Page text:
10 AC Troubleshooting Tips for When It's on the Fritz

Amy Pawlukiewicz
Written by Amy Pawlukiewicz
Updated July 26, 2022
Homeowner lowers temperature on the thermostat
Photo: Angelov / Adobe Stock

Is your AC acting up? Keep a cool head and try these nine troubleshooting tips before calling in a professional.

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Air conditioner problems can get you hot under the collar, especially if they happen during the peak heat of mid-summer. You rely on your AC unit to keep you and your household comfortable, so it makes sense that you’d want to get to the bottom of any pesky AC issues as soon as possible. 

This guide tells you nine common problems your AC system might have, how to troubleshoot them, and when to call in a professional. 

1. Your AC Is Not Blowing Cool Air

A nice, warm breeze can be lovely—but not when it’s coming from your air conditioner. If this happens, lower your thermostat five degrees and see if the air cools. If that doesn’t work, there are one of a few possible culprits:

  • The evaporator is dirty

  • The air filter is dirty

  • Refrigerant levels are too low

Scorching hot days can also impact your unit’s effectiveness, especially if you’re trying to cool your house to 65 degrees when it’s 100 degrees outside.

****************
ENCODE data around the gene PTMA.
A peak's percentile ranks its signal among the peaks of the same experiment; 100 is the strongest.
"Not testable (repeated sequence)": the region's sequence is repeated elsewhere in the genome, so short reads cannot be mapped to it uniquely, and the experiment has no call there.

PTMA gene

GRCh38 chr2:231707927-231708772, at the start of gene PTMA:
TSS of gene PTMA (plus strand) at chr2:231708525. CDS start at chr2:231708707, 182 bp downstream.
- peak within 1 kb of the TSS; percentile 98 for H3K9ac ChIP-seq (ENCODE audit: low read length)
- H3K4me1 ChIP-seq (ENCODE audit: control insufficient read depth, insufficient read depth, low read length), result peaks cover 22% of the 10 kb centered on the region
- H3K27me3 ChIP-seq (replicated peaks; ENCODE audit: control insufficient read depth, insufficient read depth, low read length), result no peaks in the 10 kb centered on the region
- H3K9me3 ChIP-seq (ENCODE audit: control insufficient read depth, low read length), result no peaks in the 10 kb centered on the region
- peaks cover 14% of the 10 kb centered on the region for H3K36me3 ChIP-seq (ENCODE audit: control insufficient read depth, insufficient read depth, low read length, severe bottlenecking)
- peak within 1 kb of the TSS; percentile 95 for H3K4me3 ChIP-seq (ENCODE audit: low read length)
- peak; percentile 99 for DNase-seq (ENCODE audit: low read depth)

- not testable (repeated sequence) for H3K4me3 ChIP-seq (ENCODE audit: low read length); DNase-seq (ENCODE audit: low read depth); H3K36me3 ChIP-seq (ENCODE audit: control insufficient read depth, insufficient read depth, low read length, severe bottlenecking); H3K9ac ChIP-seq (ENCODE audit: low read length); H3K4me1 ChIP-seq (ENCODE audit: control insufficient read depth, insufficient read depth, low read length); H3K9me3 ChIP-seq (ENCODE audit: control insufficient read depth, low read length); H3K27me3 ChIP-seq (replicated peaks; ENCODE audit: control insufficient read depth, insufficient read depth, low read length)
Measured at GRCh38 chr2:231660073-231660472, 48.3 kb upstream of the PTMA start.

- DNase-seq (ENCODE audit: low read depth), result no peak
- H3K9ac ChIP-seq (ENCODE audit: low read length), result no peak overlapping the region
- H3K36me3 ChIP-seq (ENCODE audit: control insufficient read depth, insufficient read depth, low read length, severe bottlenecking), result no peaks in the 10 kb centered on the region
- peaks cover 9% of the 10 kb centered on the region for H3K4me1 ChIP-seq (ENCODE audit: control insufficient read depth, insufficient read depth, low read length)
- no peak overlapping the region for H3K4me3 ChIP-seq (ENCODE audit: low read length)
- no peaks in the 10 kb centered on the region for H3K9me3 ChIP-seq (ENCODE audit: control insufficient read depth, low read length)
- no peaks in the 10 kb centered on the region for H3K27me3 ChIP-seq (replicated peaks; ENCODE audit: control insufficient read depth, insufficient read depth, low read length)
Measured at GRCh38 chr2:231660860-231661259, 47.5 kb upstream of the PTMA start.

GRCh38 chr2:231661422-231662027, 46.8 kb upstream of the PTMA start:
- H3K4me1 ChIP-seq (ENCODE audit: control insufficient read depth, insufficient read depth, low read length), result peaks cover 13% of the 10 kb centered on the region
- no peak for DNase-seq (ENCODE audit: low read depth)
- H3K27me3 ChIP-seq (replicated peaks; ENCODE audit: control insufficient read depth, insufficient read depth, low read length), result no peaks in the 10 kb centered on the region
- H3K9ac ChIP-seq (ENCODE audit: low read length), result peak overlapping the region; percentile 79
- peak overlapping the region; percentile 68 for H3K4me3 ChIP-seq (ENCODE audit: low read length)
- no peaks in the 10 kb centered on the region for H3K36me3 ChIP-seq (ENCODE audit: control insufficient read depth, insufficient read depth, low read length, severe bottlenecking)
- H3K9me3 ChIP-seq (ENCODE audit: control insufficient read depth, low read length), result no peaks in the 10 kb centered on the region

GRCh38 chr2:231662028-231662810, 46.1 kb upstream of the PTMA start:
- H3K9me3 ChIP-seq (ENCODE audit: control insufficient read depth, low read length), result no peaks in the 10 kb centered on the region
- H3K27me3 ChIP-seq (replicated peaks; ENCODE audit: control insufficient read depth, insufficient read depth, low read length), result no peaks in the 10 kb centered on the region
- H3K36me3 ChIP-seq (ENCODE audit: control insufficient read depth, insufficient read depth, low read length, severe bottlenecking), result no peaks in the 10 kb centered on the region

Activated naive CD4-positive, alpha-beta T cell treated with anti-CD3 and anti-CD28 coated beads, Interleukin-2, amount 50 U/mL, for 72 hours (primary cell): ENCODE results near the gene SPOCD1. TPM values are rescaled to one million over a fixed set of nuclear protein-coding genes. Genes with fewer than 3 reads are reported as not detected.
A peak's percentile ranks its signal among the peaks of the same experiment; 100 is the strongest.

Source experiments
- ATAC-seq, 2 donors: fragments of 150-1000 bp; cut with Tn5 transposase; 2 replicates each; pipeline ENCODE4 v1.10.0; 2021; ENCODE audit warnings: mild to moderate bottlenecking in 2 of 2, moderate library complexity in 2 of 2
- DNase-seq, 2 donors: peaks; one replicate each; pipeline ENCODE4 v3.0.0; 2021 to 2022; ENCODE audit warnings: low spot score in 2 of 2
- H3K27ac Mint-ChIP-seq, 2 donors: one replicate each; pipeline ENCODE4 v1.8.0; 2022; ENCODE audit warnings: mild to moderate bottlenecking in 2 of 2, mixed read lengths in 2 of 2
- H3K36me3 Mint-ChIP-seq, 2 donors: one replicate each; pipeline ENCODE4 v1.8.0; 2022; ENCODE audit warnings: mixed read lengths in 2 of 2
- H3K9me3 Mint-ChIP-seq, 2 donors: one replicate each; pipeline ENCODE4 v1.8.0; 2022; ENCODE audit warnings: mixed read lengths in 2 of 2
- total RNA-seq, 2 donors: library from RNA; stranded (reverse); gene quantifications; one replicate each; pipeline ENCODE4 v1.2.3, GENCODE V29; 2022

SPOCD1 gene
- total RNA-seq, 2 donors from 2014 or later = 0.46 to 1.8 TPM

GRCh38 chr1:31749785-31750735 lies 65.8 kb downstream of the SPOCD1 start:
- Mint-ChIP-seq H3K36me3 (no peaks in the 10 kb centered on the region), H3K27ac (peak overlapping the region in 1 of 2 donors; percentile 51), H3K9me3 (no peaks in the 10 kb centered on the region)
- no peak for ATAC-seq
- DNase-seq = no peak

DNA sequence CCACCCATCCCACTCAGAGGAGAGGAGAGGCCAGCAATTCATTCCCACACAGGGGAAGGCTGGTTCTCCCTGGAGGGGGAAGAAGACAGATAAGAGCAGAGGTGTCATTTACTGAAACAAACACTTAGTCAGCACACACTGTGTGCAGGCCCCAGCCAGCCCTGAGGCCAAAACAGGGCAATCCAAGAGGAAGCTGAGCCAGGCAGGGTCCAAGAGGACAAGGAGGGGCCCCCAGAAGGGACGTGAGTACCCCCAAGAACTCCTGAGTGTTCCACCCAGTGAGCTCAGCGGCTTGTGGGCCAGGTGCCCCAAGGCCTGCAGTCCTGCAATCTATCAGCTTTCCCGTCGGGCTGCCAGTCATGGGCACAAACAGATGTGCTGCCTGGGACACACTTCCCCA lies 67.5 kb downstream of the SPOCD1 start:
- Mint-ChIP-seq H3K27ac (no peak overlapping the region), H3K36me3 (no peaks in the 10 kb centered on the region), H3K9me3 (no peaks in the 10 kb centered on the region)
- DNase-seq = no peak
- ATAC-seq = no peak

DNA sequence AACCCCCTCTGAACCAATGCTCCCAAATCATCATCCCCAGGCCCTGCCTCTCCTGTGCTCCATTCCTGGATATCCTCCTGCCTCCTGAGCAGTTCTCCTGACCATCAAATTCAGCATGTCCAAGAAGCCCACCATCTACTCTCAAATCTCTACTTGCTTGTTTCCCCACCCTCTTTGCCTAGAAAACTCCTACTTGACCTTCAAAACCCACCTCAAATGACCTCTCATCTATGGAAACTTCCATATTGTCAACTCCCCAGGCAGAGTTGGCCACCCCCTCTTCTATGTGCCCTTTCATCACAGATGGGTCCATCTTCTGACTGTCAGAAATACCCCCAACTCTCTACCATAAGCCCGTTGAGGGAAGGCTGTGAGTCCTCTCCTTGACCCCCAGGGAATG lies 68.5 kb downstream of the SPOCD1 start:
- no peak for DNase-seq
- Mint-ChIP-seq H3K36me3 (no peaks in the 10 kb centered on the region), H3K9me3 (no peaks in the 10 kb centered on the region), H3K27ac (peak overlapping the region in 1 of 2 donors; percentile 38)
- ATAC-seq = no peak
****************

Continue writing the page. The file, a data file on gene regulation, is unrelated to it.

Clean your evaporator (or hire a pro to do it). Make sure you’re changing your air filter every month or two, depending on your climate, pets in the home, and allergy sufferers. Before adding refrigerant, have a professional look at your unit to make sure it’s not leaking.

2. Your AC’s Air Isn’t Flowing

This problem can manifest in two ways. First, you may hear your unit running, but no air is coming through the ducts. Second, air is making its way through, but it’s not cold. These scenarios are usually caused by one of three problems.

  • Tripped circuit breaker

  • Worn blower belt

  • Low refrigerant levels


Something as simple as a tripped circuit breaker can cause inadequate airflow, so check your fuse box first. If it’s not your fuse box, you should call in a professional to inspect your system and see if there are internal problems. They’ll be able to diagnose whether or not you have a worn belt or a refrigerant leak.